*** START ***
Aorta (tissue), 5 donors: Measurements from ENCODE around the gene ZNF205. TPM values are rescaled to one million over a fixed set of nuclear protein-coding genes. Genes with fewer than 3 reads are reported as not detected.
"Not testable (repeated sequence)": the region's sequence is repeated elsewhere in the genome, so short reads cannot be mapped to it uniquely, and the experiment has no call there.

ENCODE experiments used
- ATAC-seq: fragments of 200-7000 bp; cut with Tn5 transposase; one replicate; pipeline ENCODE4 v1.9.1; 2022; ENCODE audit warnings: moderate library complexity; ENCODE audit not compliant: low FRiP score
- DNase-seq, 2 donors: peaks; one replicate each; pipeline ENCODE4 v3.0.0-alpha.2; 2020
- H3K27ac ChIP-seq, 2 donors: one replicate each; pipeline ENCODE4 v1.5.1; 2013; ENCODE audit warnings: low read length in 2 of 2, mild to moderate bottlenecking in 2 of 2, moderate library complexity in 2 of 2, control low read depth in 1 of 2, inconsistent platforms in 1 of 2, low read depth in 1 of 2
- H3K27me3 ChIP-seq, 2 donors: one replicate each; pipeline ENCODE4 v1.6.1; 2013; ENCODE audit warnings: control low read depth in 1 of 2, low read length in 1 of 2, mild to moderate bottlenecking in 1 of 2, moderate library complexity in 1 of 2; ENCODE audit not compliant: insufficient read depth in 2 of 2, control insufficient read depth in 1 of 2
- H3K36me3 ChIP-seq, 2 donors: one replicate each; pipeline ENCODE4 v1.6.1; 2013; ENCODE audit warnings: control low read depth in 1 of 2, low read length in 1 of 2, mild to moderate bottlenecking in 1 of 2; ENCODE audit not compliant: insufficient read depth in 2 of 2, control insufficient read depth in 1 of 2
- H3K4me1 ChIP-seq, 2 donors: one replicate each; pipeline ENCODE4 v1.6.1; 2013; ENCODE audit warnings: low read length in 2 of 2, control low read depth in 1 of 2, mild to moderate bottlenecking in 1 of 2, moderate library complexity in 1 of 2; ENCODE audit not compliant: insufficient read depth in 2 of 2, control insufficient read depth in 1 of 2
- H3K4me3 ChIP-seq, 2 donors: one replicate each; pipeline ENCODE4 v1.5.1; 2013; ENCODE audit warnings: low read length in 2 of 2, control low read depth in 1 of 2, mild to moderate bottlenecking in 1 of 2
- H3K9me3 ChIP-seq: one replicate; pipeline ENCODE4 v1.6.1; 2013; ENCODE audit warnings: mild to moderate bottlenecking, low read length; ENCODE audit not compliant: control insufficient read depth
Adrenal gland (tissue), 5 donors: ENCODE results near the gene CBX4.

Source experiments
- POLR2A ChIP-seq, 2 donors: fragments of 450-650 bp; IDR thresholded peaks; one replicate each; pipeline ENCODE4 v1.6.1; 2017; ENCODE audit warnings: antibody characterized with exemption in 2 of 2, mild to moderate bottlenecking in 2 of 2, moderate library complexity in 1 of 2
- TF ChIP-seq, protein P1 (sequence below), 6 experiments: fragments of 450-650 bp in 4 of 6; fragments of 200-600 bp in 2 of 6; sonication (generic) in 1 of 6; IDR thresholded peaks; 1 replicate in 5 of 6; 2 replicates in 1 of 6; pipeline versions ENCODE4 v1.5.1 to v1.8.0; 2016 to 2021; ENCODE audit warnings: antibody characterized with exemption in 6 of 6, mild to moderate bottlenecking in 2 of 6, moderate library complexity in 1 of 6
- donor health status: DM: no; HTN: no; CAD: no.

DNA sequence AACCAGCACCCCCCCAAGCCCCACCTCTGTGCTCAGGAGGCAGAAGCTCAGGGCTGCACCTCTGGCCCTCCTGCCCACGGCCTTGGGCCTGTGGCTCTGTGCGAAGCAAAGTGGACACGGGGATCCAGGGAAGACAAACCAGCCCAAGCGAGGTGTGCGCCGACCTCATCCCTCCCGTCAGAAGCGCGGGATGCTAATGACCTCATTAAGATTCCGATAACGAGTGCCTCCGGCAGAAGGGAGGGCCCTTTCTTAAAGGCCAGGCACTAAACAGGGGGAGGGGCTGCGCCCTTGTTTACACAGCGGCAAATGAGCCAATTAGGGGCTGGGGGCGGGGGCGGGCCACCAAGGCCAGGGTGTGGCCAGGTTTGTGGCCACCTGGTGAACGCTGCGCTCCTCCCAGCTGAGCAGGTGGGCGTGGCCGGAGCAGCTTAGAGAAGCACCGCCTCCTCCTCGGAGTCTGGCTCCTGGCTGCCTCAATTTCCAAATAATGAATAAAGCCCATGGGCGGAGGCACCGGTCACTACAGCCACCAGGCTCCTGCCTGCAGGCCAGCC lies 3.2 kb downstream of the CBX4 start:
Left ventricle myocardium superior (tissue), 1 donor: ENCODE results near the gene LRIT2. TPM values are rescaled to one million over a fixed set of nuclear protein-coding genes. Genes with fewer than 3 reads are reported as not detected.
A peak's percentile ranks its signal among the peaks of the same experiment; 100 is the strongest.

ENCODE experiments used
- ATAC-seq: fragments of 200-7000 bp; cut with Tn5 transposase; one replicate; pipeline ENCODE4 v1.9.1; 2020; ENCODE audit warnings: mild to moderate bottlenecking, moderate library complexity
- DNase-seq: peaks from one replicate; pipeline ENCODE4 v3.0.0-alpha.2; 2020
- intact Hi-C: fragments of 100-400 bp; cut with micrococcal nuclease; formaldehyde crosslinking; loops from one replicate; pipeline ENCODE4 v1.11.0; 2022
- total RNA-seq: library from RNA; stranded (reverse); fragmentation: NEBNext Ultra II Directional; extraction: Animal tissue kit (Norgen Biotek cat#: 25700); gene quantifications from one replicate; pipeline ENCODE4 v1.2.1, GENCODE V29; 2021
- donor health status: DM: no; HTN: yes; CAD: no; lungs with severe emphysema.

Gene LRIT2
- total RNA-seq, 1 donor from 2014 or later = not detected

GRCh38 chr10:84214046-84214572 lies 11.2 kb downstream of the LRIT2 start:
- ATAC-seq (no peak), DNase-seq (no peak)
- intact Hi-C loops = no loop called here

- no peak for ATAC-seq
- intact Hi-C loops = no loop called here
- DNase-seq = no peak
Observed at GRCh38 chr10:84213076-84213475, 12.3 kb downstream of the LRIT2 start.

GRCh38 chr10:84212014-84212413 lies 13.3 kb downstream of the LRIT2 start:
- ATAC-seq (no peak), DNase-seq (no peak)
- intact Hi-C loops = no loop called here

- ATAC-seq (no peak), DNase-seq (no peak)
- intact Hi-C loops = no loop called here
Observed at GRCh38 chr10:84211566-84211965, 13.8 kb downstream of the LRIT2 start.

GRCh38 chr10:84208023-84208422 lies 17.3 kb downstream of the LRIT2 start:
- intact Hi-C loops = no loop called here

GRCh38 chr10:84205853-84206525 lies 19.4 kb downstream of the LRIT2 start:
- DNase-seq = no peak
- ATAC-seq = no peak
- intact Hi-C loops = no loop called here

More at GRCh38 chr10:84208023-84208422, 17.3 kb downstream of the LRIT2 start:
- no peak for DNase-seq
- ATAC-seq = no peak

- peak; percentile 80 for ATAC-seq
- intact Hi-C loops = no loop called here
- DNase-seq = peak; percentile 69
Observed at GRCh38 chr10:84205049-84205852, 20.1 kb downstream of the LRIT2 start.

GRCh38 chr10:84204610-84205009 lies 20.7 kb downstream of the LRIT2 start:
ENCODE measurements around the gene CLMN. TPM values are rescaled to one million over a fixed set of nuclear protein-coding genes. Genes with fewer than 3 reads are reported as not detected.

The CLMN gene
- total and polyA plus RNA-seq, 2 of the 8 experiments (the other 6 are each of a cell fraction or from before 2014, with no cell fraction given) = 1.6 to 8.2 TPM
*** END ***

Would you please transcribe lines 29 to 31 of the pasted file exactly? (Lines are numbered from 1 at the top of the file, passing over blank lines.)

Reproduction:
- ATAC-seq (no peak), DNase-seq (no peak)
- intact Hi-C loops = no loop called here

- no peak for ATAC-seq